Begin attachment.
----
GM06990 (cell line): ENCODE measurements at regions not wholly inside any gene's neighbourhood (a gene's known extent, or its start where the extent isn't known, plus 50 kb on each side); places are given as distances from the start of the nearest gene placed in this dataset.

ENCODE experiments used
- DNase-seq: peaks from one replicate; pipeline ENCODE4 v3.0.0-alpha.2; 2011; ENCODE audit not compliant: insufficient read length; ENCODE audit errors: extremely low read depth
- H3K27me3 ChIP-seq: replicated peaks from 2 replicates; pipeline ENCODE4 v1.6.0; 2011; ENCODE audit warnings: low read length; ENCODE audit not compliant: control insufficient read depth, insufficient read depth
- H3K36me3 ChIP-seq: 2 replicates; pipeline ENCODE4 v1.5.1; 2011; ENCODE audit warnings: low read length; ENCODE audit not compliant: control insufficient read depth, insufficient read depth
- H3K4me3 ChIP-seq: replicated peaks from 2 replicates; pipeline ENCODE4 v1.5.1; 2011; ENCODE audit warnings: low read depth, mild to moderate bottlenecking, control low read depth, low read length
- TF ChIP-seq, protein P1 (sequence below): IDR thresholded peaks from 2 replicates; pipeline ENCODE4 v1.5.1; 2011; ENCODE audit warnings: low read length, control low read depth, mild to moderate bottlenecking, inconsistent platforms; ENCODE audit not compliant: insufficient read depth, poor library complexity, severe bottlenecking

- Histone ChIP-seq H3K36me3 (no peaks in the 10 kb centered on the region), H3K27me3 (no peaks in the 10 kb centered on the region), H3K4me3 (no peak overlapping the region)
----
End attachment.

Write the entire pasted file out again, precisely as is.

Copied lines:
GM06990 (cell line): ENCODE measurements at regions not wholly inside any gene's neighbourhood (a gene's known extent, or its start where the extent isn't known, plus 50 kb on each side); places are given as distances from the start of the nearest gene placed in this dataset.

ENCODE experiments used
- DNase-seq: peaks from one replicate; pipeline ENCODE4 v3.0.0-alpha.2; 2011; ENCODE audit not compliant: insufficient read length; ENCODE audit errors: extremely low read depth
- H3K27me3 ChIP-seq: replicated peaks from 2 replicates; pipeline ENCODE4 v1.6.0; 2011; ENCODE audit warnings: low read length; ENCODE audit not compliant: control insufficient read depth, insufficient read depth
- H3K36me3 ChIP-seq: 2 replicates; pipeline ENCODE4 v1.5.1; 2011; ENCODE audit warnings: low read length; ENCODE audit not compliant: control insufficient read depth, insufficient read depth
- H3K4me3 ChIP-seq: replicated peaks from 2 replicates; pipeline ENCODE4 v1.5.1; 2011; ENCODE audit warnings: low read depth, mild to moderate bottlenecking, control low read depth, low read length
- TF ChIP-seq, protein P1 (sequence below): IDR thresholded peaks from 2 replicates; pipeline ENCODE4 v1.5.1; 2011; ENCODE audit warnings: low read length, control low read depth, mild to moderate bottlenecking, inconsistent platforms; ENCODE audit not compliant: insufficient read depth, poor library complexity, severe bottlenecking

- Histone ChIP-seq H3K36me3 (no peaks in the 10 kb centered on the region), H3K27me3 (no peaks in the 10 kb centered on the region), H3K4me3 (no peak overlapping the region)